Of Hats & Hair
1 Corinthians 11:1-16
On the heels of a lengthy discussion regarding Christian liberty Paul delves into the application of freedom in Christ within the church assembly. Over the next four chapters Paul addresses three areas where the Corinthians had demonstrated unruliness and selfishness as a body: gender roles in 11:1-16, the Lord’s Table (often referred to as Communion today) in 11:17-34, and spiritual gifts in chapters 12-14.
It’s easy to get caught up in the cultural details of this passage: Why were women to cover their heads and not men? Are women only allowed long hair and men only allowed short hair? Why does Paul mention head shaving? Is Paul anti-women?
While these questions might create interesting discussion (or heated debate), the more worthwhile approach is to extrapolate the primary biblical principle Paul wishes to communicate. We’ve learned that the Corinthians pursuit of self-interest had resulted in an unwillingness to elevate the needs of others for the glory of God. They focused on exercising freedom to do things their own way instead of obeying Christ by serving others. One way this spilled out within the church body was a confusion over gender roles.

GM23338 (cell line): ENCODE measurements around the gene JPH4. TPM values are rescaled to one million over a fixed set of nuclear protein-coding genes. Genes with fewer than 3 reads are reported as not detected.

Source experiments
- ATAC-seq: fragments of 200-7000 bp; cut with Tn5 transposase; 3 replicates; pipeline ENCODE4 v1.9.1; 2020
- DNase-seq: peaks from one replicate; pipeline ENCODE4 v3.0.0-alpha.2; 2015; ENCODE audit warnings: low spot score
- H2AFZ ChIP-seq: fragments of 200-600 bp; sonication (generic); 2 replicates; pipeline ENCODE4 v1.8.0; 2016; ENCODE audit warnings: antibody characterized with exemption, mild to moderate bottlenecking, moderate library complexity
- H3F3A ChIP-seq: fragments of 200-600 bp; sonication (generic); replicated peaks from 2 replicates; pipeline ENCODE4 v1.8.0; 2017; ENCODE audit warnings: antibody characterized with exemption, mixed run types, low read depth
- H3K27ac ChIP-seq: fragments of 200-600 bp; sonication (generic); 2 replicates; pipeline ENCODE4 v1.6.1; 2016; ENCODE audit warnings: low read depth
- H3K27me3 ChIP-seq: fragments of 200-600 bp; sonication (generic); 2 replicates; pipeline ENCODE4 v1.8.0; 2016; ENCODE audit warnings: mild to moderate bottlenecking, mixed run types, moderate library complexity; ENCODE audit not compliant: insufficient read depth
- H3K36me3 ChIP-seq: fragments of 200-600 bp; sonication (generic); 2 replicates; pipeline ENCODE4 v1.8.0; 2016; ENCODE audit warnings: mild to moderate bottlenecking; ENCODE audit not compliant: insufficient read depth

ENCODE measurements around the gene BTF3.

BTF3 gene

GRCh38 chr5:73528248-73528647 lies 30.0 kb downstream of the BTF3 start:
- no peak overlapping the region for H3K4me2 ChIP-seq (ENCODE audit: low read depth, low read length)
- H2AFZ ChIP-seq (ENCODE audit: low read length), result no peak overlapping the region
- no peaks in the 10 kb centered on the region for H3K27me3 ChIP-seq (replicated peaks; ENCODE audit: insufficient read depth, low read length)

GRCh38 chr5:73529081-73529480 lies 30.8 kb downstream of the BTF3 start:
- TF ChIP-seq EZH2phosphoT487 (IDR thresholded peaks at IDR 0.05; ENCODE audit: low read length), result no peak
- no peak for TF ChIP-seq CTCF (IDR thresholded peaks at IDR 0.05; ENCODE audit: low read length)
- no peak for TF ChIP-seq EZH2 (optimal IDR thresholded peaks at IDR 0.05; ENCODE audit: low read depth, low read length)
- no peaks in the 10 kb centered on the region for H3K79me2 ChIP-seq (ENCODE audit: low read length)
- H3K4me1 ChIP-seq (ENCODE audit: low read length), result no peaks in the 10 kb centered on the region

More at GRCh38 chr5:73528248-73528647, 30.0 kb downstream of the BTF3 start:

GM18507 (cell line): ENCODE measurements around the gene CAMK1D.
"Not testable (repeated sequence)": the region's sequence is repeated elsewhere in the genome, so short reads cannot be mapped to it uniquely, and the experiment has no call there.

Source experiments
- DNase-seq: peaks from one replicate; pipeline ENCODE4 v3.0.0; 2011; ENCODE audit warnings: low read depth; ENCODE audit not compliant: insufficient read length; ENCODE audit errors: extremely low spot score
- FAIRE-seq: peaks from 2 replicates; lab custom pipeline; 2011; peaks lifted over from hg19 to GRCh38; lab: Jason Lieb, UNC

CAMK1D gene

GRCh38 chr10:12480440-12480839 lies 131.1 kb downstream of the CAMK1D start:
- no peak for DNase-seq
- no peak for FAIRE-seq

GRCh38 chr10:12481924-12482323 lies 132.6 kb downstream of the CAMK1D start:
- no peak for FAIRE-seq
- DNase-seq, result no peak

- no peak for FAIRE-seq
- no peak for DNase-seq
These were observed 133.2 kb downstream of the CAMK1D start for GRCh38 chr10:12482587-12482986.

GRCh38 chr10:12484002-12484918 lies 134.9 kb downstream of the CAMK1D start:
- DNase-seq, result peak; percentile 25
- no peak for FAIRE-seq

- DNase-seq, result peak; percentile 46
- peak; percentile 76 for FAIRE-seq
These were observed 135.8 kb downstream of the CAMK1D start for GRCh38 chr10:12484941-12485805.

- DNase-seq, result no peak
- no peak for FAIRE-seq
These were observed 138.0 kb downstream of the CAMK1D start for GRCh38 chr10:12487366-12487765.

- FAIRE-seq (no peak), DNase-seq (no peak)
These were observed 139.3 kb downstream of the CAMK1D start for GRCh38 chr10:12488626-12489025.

By appealing to order, creation, and even angels, Paul reminds the Corinthians that the disharmony in their gathering was a misplacement of their freedom. Men and women together, in mutual interdependence, complementing each other, bring glory to God. Neither gender should be independent of the other or think themselves superior. The subordination Paul presents is not inferiority, but a healthy recognition of the orderly roles God created.
When it comes to Christian liberty, what’s the wise thing to do for the good of others and for the glory of God?
- How have discussions on gender changed in recent years? Have biblical descriptions of gender roles been redefined or lost as a result? If so, how?
- How should appropriate relationships between men and women be expressed in the church today?